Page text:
Wednesday, November 5, 2014

Distinction: Critical vs. Cynical

Cynicism as we commonly use it refers to the idea that every person is inherently selfish and that all altruism is actually selfishness in disguise; it is the automatic tendency, for whatever reason, towards a negative conception of the other. Criticism historically has been free of this leaning towards negative judgment and simply meant an evaluation of something (usually literary or artistic work) based on a standard of aesthetics (e.g. a movie critic) with the purpose of revealing faults constructively and opening a space for reflective self-consideration. In English, criticism has taken on the denotation of a negative judgment—hence "why do you have to be so critical?" implies almost "why do you have to be so judgmental?"

Some may say that criticism is observing, interpreting, and appropriating the observations into one's framework in order to entrench current viewpoints. I think this is an inherently cynical perspective and actually too generalized (I think the determination of how an observation was appropriated should be evaluated by the case rather than generally; our experiences may however lead us to generalize that most people appropriate their observations uncritically). I'm not satisfied with it; the critical aspect could conceivably fall under only that last stage of appropriation, opening up the twofold possibility: 1) either to challenge one's beliefs, or 2) to confirm one's beliefs (if one views this confirmation as always negative, one might use the connotatively laden word "entrench" as I did above, but I suspect one would agree that sometimes the confirmation of an already held belief is not necessarily negative but simply always possibly dangerous).

Reflecting on criticism, I realize that it is a form of judgment, where judgment is simply, when stripped of its contemporary negative connotations, that function of our intellectual capacity to determine something either to be or not to be the case with respect to some explanatory principle or standard; in other words, to conclude whether something is or is not this or that way. Criticism implies a certain form of judgment. Off the top of my head, I distinguish different qualities a judgment may take on, in the form of binaries, and this list is by no means exhaustive:

A judgment may be:

reflective or not
thought through or not
positive or negative
informed or uninformed
self-oriented, other-oriented, or inclusive

I distinguish between reflective and thought through. Even if someone thinks something through, they may not be in a place of reflectivity, the capacity to see oneself, to bracket one's 1st person viewpoint into a 3rd person viewpoint or even a 2nd person viewpoint; reflectivity leads almost immediately to empathy, whereas simply thinking something through may just be the fodder of a tirade. A reflective criticism is that which opens the space of reflectivity, either towards myself, for others, or for all of us; the space of reflectivity is where we can truly begin to face our strengths and weaknesses in honesty and mutual support. It is a "democratic" space of rational, informed dialogue and public application to put it pragmatically.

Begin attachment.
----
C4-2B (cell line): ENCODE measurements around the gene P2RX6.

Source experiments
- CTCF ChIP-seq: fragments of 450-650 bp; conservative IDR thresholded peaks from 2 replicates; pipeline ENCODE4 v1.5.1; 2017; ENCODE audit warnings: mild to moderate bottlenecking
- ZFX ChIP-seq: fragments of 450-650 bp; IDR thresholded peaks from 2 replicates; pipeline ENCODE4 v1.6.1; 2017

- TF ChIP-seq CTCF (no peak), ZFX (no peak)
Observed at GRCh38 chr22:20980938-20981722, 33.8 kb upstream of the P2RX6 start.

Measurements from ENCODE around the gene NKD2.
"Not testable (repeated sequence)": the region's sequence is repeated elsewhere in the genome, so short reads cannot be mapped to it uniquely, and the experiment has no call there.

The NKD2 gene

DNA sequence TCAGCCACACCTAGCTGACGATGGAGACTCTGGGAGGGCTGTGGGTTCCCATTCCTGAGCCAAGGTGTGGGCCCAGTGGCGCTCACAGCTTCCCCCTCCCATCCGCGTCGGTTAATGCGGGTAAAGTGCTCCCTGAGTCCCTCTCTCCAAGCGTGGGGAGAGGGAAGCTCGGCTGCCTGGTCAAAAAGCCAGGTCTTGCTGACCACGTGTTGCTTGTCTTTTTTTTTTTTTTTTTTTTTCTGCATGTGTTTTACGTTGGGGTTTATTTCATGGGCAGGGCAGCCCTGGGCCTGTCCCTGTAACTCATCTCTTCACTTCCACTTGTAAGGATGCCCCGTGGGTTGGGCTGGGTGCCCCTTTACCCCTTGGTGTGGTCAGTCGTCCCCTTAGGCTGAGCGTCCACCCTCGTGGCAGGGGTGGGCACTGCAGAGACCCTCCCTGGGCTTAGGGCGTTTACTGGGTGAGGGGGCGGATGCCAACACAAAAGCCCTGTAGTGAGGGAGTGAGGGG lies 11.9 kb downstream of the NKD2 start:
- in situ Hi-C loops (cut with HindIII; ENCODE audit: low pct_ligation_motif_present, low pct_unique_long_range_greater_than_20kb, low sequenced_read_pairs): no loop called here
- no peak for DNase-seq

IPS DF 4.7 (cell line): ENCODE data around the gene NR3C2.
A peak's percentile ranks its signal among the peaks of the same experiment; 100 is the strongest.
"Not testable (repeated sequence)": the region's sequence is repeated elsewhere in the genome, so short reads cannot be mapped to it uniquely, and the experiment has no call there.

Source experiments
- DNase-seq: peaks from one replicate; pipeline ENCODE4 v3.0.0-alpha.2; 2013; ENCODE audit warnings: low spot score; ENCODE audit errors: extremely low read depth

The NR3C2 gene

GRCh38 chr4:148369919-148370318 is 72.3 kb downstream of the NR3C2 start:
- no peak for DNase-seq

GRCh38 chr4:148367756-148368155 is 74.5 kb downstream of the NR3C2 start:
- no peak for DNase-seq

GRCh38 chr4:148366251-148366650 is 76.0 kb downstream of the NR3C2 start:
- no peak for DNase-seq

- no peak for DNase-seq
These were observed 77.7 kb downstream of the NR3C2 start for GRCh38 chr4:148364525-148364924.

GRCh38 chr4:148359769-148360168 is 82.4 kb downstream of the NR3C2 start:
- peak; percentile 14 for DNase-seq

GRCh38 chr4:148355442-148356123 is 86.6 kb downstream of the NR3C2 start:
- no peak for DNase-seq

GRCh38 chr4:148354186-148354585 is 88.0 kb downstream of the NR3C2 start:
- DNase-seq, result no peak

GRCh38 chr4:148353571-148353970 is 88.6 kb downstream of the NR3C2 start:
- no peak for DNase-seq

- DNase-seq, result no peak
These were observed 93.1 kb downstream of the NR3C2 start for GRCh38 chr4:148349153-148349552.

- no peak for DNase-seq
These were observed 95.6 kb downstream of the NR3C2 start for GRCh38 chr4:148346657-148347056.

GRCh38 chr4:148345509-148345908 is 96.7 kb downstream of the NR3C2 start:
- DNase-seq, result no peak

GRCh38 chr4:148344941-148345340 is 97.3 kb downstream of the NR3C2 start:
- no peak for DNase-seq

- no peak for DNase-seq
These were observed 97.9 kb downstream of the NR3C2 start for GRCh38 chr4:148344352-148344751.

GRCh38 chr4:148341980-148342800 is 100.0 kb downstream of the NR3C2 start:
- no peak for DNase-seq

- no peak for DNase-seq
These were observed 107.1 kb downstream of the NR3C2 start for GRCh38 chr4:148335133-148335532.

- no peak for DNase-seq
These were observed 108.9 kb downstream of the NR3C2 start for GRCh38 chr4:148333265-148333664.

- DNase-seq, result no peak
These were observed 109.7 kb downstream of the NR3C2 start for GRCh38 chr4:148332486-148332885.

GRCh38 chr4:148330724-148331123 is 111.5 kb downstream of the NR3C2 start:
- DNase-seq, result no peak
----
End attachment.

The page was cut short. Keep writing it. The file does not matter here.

I distinguish also between positive/negative and constructive/destructive. By positive/negative I mean something like affirmative/disapproving. We can affirm/praise and be constructive or destructive, destructive if what we affirm really ought not be affirmed. We can disapprove in a way that is constructive or destructive. Usually a destructive form of disapproval is shaming another person. I think shaming is one of the worst things a person can do to another person.

A judgment can be informed about its subject matter or not. We see people talk about things and make judgments based out of ignorance and out of information; we appreciate those judgments made out of information even if we disagree with them because at least the judgment is less likely to be coming from a place of bigotry or in other words non-reflective, unconscious prejudice.

Self-oriented/other-oriented simply refers to the direction of the judgment—is it directed to myself, to others, or to all of us?

I think criticism in its best form should be inclusive, reflective, thought through, informed, and constructive. It may be positive or negative depending on the context, but if negative, at least sensitive to the other. Criticism as it usually is referred to, however, is other-oriented, non-reflective, uninformed, destructive, negative, etc.

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